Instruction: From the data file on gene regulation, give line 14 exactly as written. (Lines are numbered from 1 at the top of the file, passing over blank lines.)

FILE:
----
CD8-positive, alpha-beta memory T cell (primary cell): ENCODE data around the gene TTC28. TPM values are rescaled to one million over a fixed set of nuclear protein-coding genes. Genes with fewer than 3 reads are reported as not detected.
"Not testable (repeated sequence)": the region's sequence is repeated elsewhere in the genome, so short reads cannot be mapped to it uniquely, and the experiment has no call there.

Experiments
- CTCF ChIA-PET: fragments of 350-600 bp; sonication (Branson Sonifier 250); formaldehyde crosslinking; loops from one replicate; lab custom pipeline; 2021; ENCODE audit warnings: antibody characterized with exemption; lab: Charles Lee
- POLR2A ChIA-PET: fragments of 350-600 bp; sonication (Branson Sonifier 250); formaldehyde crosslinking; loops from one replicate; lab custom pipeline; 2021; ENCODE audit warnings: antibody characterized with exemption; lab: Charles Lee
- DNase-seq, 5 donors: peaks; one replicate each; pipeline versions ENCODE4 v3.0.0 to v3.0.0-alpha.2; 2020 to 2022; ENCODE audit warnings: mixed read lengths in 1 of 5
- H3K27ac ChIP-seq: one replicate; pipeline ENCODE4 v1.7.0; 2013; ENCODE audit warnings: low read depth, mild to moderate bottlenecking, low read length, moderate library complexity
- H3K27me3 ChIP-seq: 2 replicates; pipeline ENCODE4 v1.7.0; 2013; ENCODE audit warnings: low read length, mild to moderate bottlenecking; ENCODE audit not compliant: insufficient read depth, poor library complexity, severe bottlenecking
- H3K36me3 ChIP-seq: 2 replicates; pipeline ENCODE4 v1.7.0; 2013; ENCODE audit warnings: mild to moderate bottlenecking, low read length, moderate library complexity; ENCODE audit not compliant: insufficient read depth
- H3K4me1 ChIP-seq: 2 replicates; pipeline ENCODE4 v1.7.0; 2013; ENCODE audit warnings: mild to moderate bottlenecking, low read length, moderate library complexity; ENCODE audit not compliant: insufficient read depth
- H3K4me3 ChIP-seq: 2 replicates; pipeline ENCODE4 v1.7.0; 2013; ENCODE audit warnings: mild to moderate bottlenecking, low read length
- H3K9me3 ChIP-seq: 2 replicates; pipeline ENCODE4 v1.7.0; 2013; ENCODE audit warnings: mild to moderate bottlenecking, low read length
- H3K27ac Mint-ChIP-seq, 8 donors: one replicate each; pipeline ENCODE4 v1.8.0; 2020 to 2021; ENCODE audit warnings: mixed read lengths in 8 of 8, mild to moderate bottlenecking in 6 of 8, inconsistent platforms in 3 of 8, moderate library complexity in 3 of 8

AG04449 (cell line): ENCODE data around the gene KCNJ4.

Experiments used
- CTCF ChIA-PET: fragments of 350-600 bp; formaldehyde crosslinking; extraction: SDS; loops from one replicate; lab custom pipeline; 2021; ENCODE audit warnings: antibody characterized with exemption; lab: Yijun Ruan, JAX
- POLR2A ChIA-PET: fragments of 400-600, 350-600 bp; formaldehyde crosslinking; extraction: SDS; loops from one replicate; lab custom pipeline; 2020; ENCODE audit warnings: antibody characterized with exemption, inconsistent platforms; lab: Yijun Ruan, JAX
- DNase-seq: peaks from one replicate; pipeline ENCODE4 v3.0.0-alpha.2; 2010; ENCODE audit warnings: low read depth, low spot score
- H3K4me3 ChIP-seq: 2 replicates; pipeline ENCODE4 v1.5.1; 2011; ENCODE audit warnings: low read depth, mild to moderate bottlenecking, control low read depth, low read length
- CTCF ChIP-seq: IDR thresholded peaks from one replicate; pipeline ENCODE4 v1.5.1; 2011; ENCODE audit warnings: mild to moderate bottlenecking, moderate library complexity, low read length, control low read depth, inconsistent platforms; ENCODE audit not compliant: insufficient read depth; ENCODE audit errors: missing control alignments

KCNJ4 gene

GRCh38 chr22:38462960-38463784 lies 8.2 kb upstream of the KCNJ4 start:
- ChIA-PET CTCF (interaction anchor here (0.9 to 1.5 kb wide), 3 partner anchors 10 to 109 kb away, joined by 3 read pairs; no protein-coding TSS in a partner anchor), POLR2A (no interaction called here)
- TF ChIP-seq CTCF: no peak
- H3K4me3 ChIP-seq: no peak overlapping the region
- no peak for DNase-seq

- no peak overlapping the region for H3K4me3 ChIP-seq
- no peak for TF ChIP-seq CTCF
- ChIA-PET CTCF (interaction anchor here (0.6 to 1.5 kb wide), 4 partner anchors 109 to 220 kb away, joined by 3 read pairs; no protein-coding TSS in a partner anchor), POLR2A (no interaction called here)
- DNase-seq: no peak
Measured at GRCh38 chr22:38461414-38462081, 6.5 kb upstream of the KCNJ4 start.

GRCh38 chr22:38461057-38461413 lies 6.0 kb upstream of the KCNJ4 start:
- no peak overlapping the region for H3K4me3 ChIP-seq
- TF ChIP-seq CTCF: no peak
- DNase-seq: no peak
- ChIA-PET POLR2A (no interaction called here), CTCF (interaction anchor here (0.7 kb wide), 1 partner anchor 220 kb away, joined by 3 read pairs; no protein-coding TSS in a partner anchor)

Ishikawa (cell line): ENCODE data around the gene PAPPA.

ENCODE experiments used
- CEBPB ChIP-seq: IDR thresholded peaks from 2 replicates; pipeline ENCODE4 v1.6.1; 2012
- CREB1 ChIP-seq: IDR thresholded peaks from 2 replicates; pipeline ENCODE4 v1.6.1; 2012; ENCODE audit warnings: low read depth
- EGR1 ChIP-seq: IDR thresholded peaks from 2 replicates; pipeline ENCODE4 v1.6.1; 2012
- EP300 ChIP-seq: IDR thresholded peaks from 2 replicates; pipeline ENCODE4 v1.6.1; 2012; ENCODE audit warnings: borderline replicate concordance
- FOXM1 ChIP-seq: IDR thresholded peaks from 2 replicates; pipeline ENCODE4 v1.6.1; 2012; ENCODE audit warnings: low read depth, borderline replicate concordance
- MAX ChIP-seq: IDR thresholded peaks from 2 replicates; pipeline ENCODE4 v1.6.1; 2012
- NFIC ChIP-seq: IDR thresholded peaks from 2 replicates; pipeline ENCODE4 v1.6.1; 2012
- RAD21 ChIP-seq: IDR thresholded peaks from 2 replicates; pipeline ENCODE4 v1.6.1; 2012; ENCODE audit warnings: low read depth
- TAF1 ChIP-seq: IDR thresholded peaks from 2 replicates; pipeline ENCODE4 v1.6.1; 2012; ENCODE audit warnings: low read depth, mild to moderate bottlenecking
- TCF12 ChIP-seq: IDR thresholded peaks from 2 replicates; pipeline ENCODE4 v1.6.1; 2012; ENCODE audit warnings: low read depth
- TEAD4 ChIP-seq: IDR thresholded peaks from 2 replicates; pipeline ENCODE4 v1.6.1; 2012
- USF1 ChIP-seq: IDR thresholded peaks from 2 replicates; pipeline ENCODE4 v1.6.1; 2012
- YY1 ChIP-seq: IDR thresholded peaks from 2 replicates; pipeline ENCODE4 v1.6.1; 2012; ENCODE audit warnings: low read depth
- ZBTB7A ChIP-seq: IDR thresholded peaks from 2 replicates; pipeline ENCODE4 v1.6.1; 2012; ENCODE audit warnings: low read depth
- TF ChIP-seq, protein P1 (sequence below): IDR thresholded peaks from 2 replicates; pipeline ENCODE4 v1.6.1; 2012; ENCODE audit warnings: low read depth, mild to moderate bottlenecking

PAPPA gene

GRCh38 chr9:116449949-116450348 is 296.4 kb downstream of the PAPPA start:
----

AG04449 (cell line): ENCODE data around the gene KCNJ4.